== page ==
This Week In Oil - May 03, 2020

Misreading storage reports...

I don’t know if you have noticed but by the end the week there was a theme in the media. The narrative was something like “this week marked a great recovery in oil prices”. Indeed, from the opening on Monday the WTI futures are up 20% on the front mont. The week closed just below $20 per barrel.

Is it really a good reason to celebrate though?

I remember the OPEC+ meeting just a few weeks ago. The plan was to announce historic levels of production cuts. And the anticipation of the news drove WTI to rally by 25% from $20 up to $25. In the mainstream media that was also treated as the end of the problem with oil prices…

But only a few days later the WTI May delivery traded negative!

So what is driving the rally this week? Is it really time to get long crude oil?

On the face of it the driving force of this rally is the following narrative: storage space issue is not as big of a problem as what we thought.

Two reasons why people think that:

  • The EIA inventory report shows a smaller build than expected.

  • Steve Mnuchin hinted at making US Strategic Petroleum Reserve storage capacity available for commercial purpose.

I don’t know if it’s only me but it doesn’t look like those news should drive any significant rally. 

About Mnuchin comment honestly there is only so far you can trust the federal government on that. Words are cheap, making things happen is much harder. There seem to be only about 70M to 80M free storage capacity from the SPR that could be used for commercial purpose. That’s not bad. This is as much as Cushing. But you’ll need to move oil in those SPR storage tanks. And the logistics of that could take weeks to be in place. That is if the government follows through after the announcement…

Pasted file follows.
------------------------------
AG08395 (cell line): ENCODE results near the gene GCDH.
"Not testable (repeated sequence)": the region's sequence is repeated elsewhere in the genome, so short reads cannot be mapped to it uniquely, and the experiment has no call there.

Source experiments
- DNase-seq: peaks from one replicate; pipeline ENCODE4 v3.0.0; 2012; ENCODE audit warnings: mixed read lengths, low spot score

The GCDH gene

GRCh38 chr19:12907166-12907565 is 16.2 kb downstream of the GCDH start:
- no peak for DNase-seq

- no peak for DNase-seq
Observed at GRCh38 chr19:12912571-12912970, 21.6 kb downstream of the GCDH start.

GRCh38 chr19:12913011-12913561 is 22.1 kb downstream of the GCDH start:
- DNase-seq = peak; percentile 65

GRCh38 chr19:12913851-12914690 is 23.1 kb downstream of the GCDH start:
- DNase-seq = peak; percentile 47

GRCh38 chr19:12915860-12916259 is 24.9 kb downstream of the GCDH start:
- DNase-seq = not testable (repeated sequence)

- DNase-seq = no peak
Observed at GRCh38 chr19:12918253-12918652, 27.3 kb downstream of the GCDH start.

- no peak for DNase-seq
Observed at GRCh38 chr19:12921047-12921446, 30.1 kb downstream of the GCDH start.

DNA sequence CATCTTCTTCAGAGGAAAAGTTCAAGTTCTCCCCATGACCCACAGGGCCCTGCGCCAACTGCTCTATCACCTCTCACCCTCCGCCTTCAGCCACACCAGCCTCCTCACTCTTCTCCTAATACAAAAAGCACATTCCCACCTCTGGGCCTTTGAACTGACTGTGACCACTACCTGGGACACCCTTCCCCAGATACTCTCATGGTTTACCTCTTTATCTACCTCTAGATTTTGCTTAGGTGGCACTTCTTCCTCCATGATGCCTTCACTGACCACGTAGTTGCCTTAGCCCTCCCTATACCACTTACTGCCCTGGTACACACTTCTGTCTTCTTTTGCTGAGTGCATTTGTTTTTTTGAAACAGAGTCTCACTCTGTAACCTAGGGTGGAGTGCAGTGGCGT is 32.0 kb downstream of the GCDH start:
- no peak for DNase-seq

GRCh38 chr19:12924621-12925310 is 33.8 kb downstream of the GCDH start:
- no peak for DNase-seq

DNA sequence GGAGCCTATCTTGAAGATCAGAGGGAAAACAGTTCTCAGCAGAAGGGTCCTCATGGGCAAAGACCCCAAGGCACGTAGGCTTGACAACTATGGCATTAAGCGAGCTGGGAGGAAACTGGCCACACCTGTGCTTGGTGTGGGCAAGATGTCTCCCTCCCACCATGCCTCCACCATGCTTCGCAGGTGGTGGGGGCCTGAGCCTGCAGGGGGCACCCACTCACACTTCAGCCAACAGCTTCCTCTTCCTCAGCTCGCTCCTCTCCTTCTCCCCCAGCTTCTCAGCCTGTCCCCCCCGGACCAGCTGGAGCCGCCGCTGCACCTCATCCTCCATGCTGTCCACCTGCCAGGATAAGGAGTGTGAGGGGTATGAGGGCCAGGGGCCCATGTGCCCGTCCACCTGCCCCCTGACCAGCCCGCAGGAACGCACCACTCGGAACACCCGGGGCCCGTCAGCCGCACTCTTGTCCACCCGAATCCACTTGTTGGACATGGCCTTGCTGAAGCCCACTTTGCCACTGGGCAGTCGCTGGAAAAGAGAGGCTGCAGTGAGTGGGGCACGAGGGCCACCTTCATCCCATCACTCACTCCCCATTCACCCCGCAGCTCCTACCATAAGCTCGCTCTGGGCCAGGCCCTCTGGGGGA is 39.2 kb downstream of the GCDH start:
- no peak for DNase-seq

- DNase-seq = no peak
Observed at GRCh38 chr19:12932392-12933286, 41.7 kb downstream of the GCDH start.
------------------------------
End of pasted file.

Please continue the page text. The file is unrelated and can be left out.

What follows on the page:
I’m not holding my breath for that. 

Now let’s look at the EIA inventory report. For the US as a whole:

  • Actual build of +9M barrels.

  • This is a 2 σ move.

It is much lower than the previous weeks for sure. But while it is not an outlier it is still on the high range of the historical distribution.

In Cushing the story is the same:

  • Actual build  of +3.6M barrels.

  • Expected was +5.5M barrels.

  • This is a 2.4 σ move.

So not as high as the previous weeks but still very high historically speaking.

This has been interpreted as a great news. The reasoning is, if we keep getting smaller builds then Cushing will never get full. So there is actually no storage problem! Okay…

What about another way of looking at that? 

Let me try: the storage capacity is getting so small that there is no way we keep getting large inventory build numbers. If there is only 10 million barrels of capacity left in my tank I won’t be getting a 15 million build…

The latest Cushing inventories data from April 24 is showing that about 85% of the storage capacity is used. Give it a couple more weeks, even with lower builds and we’ll be back to the historical max of close to 70M barrels stored there. 

Then you have to account for two things:

  • For operational reasons you will not get 100% of the capacity used. Some tanks need to be kept empty for the facilities to have some margin of safety and to help with the flow of products.